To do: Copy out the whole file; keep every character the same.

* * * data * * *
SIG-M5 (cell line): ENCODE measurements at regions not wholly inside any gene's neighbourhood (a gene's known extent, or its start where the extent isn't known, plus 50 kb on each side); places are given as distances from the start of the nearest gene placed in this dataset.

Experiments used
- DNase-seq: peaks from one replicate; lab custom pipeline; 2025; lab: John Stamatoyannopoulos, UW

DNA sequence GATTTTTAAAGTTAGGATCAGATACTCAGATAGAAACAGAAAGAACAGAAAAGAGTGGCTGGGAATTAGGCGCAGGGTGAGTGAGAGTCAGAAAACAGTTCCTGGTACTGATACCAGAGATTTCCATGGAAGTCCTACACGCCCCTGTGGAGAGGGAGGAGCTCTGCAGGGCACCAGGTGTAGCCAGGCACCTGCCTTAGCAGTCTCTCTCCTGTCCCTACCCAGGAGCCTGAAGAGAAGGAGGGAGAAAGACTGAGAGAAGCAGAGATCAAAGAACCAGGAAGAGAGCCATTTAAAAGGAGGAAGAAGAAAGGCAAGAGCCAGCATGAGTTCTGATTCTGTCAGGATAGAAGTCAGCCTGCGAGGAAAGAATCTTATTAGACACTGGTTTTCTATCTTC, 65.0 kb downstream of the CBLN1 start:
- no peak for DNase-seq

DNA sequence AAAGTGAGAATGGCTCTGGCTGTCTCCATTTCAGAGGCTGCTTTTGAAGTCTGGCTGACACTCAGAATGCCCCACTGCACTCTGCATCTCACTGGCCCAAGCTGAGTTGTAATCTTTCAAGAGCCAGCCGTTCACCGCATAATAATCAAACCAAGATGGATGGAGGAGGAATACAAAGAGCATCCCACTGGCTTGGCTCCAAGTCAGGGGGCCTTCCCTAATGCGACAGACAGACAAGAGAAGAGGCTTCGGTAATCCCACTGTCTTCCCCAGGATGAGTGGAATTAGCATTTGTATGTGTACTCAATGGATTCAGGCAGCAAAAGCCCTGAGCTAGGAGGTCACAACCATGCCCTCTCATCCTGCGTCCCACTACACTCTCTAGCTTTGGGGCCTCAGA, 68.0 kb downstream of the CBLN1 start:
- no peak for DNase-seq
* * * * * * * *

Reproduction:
SIG-M5 (cell line): ENCODE measurements at regions not wholly inside any gene's neighbourhood (a gene's known extent, or its start where the extent isn't known, plus 50 kb on each side); places are given as distances from the start of the nearest gene placed in this dataset.

Experiments used
- DNase-seq: peaks from one replicate; lab custom pipeline; 2025; lab: John Stamatoyannopoulos, UW

DNA sequence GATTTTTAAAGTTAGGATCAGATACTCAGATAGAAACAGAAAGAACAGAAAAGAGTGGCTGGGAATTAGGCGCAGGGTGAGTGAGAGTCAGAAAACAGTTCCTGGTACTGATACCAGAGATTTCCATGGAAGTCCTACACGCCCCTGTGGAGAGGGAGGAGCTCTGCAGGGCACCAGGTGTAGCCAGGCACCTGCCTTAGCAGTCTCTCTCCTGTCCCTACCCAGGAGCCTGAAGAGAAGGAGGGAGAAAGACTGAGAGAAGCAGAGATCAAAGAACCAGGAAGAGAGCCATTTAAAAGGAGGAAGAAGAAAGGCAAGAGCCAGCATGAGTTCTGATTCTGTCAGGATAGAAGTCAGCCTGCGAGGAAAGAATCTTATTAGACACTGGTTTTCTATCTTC, 65.0 kb downstream of the CBLN1 start:
- no peak for DNase-seq

DNA sequence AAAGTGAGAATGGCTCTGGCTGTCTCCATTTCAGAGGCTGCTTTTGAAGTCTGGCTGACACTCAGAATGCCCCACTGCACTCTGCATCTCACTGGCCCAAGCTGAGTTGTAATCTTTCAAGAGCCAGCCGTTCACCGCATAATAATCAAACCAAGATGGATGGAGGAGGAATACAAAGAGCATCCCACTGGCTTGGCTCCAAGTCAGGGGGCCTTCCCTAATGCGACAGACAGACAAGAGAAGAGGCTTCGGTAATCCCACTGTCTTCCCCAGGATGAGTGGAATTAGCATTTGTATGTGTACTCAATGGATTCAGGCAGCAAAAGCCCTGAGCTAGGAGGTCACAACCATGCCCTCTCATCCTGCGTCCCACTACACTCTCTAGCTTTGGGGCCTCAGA, 68.0 kb downstream of the CBLN1 start:
- no peak for DNase-seq